Linda Higgins, RN, at the Oklahoma Heart Hospital in northwest Oklahoma City, serves as a translator between OHH management and the Chinese who are learning best practices there.

by Bobby Anderson – Writer/Photographer
Linda Higgins, RN, has been playing a special role at the Oklahoma Heart Hospital where she serves as a translator for a Chinese hospital that is learning the best practices of OHH.
The Chinese are trying to modernize their health care system to bring it up to the modern standards of the 21st Century. Health care in China is 20-30 years behind the U.S., Higgins said
The hospital in China is privately owned and is part of a company with three hospitals there and have broken ground for a fourth hospital in which they want to emulate the OHH management model, she explained.
Higgins is originally from China. There was a huge language barrier before Higgins was asked to help with communications. She also traveled to China with Dr. Harvey of OHH for the breaking ground ceremony of the new hospital there in April of this year.
“China is developed in all the other areas but in general, China’s health care is still kind of behind the international level. Of course the Chinese government a few years ago started making some changes because in China probably 95 percent of the hospitals are state owned.”
The privately owned Chinese hospital working with OHH actually discovered the Oklahoma hospital. The Chinese CEO realized they could not do it on their owned and sought international help. They visited several hospitals 18 months ago.
“They had been looking for partners, especially for management,” she said. “They noticed our employees just looked really happy. Everyone was smiling and relaxed. They didn’t have a chance to really talk to anybody. They just walked around and they could tell.”
They also noticed the families of patients throughout the hallways and could sense a high degree of patient satisfaction.
“They wanted to know the secret of how we do the management and provide care and technology,” she added. “They wanted to instill our management style into their care.”
Each time the Chinese would visit OHH they would send about 14 people, Higgins said. The Chinese CEO came with the second group. And in May, they sent their COO to follow OHH COO Peggy Tipton, RN, for about two weeks along with other top management, Higgins continued.
Higgins has also been part of the OHH management team, so she understands the needs of the Chinese as well as speaks their language.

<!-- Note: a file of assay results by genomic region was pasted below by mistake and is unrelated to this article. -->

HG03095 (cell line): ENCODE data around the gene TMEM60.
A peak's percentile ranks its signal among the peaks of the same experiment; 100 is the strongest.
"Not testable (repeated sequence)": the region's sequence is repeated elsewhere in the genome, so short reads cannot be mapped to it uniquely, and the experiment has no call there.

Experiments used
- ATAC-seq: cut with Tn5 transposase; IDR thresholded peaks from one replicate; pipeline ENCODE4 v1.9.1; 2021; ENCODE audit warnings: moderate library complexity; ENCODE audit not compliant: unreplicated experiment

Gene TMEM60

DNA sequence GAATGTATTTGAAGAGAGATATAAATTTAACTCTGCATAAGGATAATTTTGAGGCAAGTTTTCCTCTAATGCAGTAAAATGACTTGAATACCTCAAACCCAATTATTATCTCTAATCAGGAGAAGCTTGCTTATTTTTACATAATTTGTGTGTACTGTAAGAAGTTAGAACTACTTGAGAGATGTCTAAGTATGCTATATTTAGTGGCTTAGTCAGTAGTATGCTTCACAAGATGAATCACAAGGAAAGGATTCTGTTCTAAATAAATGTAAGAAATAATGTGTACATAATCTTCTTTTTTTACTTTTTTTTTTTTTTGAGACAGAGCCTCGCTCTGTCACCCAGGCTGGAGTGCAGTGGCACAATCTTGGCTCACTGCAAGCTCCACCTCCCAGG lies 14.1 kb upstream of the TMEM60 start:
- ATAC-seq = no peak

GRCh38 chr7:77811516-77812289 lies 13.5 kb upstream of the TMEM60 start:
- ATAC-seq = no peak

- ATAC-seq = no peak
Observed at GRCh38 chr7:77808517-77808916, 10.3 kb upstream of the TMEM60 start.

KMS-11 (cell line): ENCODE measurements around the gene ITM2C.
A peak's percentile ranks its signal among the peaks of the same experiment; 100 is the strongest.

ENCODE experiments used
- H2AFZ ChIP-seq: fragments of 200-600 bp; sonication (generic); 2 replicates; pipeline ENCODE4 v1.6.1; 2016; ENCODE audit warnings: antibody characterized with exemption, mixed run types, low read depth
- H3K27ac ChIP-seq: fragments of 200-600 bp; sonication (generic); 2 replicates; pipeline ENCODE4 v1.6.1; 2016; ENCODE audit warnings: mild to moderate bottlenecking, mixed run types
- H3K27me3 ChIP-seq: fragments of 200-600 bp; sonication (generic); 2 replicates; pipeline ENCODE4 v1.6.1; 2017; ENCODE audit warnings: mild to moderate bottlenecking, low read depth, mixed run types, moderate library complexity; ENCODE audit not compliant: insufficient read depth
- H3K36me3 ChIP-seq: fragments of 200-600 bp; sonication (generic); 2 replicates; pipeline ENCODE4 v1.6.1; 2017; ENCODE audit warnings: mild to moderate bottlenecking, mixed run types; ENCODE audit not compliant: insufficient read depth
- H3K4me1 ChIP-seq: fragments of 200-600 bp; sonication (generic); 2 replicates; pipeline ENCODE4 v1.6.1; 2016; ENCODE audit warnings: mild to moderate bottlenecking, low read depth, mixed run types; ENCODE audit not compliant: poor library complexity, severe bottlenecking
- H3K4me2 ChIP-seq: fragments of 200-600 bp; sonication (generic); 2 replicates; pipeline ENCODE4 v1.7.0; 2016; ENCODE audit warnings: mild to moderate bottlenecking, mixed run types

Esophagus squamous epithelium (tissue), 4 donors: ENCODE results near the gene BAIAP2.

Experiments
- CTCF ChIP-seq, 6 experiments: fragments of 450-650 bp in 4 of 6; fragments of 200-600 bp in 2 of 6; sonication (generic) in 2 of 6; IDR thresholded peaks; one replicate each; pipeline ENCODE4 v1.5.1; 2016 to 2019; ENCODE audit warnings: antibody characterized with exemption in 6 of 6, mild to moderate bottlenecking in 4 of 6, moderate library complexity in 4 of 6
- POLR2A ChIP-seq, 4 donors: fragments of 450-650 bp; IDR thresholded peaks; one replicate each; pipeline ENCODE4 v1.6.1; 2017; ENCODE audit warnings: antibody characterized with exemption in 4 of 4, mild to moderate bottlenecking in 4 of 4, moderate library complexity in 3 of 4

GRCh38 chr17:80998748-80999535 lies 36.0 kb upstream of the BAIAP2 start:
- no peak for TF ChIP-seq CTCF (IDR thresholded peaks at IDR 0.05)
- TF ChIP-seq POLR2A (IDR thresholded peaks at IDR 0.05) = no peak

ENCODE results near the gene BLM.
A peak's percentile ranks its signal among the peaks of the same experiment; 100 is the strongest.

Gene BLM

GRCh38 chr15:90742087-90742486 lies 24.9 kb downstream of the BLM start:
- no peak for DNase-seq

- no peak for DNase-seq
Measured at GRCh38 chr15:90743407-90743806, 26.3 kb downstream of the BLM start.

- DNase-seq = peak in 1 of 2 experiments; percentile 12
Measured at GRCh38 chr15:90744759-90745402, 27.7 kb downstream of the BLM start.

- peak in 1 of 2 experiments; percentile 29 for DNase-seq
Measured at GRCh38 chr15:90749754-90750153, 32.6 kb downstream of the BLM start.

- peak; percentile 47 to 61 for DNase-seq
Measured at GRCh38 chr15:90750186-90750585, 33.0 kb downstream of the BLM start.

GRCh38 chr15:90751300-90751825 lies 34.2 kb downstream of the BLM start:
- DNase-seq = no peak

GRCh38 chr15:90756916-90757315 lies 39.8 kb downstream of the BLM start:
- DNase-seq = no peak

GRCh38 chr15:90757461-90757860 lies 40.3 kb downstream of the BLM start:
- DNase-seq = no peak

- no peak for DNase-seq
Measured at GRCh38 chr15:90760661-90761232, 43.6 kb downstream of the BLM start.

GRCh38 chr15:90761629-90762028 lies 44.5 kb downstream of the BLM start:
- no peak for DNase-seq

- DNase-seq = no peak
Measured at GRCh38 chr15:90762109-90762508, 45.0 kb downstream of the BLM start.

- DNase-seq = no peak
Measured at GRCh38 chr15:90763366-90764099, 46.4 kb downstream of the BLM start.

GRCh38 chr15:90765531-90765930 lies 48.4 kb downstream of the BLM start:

The Chinese took into consideration the hospital’s design. OHH was designed for quick and easy access to patients by physicians and family members.
“It’s going to be designed by a French architect,” Higgins said, “They will include the basic structure and a lot of our settings.”
Knowing that she is helping to facilitate an international process between two nations for the betterment of mankind, at the end of each day, Higgins is grateful.
“Of course China is always home for me even though I have been living here for 20 years,” she said. “That’s where my root is, so I want to make a difference in this process.”
She said the experience has also challenged her to learn more about the broader scope of OHH. She had never been a translator before, so she had to focus on making sure that both the speaker and listener could understand correctly.
“The most important thing they want to learn from us is our culture,” Higgins said.
The Chinese know that OHH is a top leader in the United States for patient satisfaction. They are impressed that OHH has remained in the top level during its 14 years of operations.
“They want to know how we make our patients happy and how we focus on patient care,” she said.
Higgins has been a registered nurse since 1999 when she graduated from the University of Central Oklahoma with a Bachelor of Science degree in Nursing.
Before she graduated Higgins earned a scholarship at then-Presbyterian Hospital (OU Medical Center) in Oklahoma City and began her career there. She worked at Deaconess Hospital (Alliance Health Deaconess) for a couple of years before the Oklahoma Heart Hospital opened in 2002.
“I always like cardiac service and this hospital is dynamic and really cares about its employees,” Higgins said. “We really focus on patient care. Everything we do here is putting the patients first with patient centered care.”